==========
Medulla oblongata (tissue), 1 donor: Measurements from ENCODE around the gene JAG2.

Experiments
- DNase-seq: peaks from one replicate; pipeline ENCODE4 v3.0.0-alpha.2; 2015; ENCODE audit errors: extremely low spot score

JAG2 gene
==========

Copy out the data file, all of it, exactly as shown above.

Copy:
Medulla oblongata (tissue), 1 donor: Measurements from ENCODE around the gene JAG2.

Experiments
- DNase-seq: peaks from one replicate; pipeline ENCODE4 v3.0.0-alpha.2; 2015; ENCODE audit errors: extremely low spot score

JAG2 gene